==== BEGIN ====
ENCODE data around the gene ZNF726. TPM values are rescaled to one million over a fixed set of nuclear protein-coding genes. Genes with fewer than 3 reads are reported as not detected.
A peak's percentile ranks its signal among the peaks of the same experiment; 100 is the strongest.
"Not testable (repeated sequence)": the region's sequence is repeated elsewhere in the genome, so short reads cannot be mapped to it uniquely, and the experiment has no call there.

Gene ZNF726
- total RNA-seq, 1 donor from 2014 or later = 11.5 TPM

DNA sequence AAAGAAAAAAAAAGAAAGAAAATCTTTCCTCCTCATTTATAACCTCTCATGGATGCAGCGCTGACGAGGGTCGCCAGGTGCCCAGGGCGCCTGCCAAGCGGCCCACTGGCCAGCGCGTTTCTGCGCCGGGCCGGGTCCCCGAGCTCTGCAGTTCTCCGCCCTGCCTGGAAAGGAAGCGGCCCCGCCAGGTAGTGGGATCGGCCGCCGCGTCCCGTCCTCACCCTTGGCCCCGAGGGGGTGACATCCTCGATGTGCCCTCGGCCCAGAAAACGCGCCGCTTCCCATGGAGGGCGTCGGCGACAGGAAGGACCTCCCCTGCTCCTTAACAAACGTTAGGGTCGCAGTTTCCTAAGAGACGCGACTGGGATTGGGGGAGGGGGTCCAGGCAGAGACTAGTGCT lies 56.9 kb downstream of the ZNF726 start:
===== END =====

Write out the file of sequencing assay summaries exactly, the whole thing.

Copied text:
ENCODE data around the gene ZNF726. TPM values are rescaled to one million over a fixed set of nuclear protein-coding genes. Genes with fewer than 3 reads are reported as not detected.
A peak's percentile ranks its signal among the peaks of the same experiment; 100 is the strongest.
"Not testable (repeated sequence)": the region's sequence is repeated elsewhere in the genome, so short reads cannot be mapped to it uniquely, and the experiment has no call there.

Gene ZNF726
- total RNA-seq, 1 donor from 2014 or later = 11.5 TPM

DNA sequence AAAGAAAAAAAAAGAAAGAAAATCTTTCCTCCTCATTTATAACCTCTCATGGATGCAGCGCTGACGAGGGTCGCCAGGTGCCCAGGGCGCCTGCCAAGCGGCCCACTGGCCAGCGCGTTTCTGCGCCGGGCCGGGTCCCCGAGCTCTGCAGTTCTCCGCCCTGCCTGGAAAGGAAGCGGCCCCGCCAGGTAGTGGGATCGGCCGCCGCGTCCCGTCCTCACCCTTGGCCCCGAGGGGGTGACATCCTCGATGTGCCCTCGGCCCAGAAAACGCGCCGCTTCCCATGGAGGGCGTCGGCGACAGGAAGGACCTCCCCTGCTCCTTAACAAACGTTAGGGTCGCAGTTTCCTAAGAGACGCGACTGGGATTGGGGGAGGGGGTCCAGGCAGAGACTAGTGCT lies 56.9 kb downstream of the ZNF726 start: